Learning self-love was a progression for me. I started with self-acceptance. Learning to accept myself, both good and bad. No longer lying to myself and exaggerating either the good or the bad. Accepting only that I am me, the only me I can be and believing I can always be better than I am today was the first step in the journey to loving myself. Accepting that I will always make errors caused my errors to lessen as I became less concerned about it. Accepting that I have BP 1 and that my illness will always try to lie to me, caused my BP to lose its control oover me. Oh sure BP still tries to take control but I can fight that today and mostly win as long as I do what I am supposed to do.

The next step on the ladder of learning self-love was to learn self-compassion. Bipolar makes us self-critical to the highest degree. We invent more ways to beat ourselves up or put ourselves down than most people can even imagine. It is just a fact that our illness makes us think very little of ourselves and shreds our self esteem. In this area of self-esteem, I agree with Dr. Kristen Neff, the Author of “Self-Compassion”, trying to repair our self esteem in today’s competitive culture, where the meaning of self-esteem has become “to feel special or above average” is not going to work. Dr. Neff’s comment, “we cannot all feel special or above average at the same time” made me smile and nod my head in agreement.  Since I already had enough false beliefs about myself it was not hard to see that I had to take a different approach to building self-worth. What worked for me was learning and practicing self-compassion.  What is compassion? Compassion is showing kindness, tenderness, mercy and leniency towards someone. Can that someone not be yourself? Of course it can. As I said earlier how are we to know those inner feelings if we have never practiced this on ourselves. How do we know if we are treating others tenderly if we always kick ourselves when we are down? How can we show others mercy when we judge ourselves to the gallows every time? In reality we can’t and we don’t, but we may think we do. I practiced showing myself tenderness when I failed, mercy when I committed sins, being kind to myself when I needed a hand up. I practiced and practiced these feelings on myself until they became the regular responses to my failings. As with self-acceptance, I learned through practicing self-compassion that I was lovable and in time I came to love myself.  I can look at the eyes looking back in the mirror and say, “I love you” and mean it. This ability I wish for all the world not just those of us with bipolar. Today I can look in the eyes of the man in mirror and know the I no longer cheat the man looking back, he is my friend.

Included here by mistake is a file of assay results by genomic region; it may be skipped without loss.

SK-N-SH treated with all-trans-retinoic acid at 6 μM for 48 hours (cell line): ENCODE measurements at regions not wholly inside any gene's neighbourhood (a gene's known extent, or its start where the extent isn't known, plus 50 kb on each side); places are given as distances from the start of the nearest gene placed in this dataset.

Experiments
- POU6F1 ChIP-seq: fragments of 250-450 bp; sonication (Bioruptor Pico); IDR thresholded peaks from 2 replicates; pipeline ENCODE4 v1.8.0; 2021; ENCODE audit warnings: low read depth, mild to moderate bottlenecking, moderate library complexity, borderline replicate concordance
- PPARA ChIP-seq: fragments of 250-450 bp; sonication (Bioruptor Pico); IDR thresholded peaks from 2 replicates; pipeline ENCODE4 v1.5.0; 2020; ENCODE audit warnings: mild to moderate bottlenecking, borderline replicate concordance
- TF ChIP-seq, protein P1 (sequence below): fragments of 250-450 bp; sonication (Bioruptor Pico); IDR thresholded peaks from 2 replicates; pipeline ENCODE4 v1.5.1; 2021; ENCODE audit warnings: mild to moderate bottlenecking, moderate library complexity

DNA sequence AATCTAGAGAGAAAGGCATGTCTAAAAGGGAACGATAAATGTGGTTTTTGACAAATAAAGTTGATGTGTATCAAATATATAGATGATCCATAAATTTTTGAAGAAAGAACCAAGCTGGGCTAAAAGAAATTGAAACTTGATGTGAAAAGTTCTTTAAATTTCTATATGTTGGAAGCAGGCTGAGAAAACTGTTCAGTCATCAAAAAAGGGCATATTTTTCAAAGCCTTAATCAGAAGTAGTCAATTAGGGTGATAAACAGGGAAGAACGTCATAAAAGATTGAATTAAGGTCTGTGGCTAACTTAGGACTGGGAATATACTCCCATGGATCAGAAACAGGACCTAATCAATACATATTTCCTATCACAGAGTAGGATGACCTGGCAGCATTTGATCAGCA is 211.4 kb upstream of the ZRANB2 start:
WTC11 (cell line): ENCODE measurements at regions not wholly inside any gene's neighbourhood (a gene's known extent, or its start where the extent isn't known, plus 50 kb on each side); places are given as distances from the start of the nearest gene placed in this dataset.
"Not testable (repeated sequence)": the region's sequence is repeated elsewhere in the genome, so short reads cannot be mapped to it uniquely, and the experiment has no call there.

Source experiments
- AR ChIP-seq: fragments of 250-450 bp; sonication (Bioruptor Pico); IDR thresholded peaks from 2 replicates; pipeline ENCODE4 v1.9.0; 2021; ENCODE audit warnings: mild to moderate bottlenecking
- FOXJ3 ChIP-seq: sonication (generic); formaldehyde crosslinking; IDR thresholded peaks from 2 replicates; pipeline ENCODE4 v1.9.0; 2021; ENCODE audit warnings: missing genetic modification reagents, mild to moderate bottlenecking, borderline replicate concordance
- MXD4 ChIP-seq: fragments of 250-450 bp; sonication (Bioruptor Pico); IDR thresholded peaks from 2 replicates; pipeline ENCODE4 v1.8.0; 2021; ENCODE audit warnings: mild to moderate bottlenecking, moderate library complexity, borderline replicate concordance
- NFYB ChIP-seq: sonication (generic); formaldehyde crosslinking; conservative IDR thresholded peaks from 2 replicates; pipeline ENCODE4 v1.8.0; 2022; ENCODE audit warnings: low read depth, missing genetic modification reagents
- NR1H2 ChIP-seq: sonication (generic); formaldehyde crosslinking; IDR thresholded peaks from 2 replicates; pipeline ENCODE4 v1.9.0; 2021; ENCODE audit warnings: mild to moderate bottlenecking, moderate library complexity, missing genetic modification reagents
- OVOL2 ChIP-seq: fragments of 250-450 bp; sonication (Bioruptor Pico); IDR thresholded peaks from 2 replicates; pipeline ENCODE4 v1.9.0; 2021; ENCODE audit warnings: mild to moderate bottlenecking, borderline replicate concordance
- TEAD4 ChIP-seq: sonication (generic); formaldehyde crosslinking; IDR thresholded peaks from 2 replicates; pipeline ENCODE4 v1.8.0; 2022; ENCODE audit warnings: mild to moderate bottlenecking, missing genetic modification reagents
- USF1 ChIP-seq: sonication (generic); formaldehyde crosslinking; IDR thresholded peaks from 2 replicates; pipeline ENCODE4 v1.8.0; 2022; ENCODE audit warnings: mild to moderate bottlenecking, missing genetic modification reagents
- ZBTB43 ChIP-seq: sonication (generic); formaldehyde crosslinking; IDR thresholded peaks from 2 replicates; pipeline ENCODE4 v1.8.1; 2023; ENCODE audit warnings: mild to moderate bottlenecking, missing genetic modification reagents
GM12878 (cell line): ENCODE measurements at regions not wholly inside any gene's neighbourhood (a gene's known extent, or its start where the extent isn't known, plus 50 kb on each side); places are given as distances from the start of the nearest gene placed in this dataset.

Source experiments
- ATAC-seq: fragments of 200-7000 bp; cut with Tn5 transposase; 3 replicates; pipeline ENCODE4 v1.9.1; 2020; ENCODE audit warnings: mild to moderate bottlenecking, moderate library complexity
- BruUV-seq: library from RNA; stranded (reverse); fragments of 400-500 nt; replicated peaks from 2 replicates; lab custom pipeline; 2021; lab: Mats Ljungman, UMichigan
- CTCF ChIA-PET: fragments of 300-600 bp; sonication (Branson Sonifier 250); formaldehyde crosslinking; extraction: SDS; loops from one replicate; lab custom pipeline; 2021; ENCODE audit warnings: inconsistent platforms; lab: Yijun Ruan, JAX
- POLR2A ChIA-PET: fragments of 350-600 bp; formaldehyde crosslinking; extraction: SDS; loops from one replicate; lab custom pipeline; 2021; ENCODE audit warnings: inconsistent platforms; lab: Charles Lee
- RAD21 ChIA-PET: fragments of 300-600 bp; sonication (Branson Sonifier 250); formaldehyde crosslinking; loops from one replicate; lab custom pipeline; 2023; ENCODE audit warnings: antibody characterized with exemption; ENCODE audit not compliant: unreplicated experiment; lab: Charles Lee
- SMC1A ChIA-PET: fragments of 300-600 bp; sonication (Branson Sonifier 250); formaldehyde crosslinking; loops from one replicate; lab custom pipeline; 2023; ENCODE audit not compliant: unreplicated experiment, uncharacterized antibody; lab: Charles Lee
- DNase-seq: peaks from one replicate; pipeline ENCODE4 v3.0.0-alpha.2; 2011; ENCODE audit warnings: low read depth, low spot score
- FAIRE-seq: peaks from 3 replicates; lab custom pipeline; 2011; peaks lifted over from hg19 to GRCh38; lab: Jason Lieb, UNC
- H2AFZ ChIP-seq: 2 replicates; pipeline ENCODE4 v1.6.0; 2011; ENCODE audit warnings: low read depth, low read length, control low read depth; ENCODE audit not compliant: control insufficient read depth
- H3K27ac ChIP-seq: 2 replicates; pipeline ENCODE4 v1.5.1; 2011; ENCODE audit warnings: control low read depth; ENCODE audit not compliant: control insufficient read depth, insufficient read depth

Our battle is with our minds, not with other people, places, situations or other external things.  Remember our battle will always be with our minds and our minds alone.

Please subscribe to this blog, or check back every Monday, as we look at the truths of living with and managing our Bi-Polar disorder.

The great inspirational speaker, Jim Rohn, said:” Work harder on yourself than anything else.”

I say,” Work harder on yourself and everything else falls into place like magic.”

Keep to the path, the hard one. The easy one does not go anywhere.

BLOG OF THE WEEK:

Many other people blog on bipolar and related subjects. Mental wellness is all about knowledge and learning about ourselves. The more informed we are the easier our struggles may be. I hope you enjoy this weeks Blog:

http://mindfullybipolar.blogspot.ca/2016_10_01_archive.html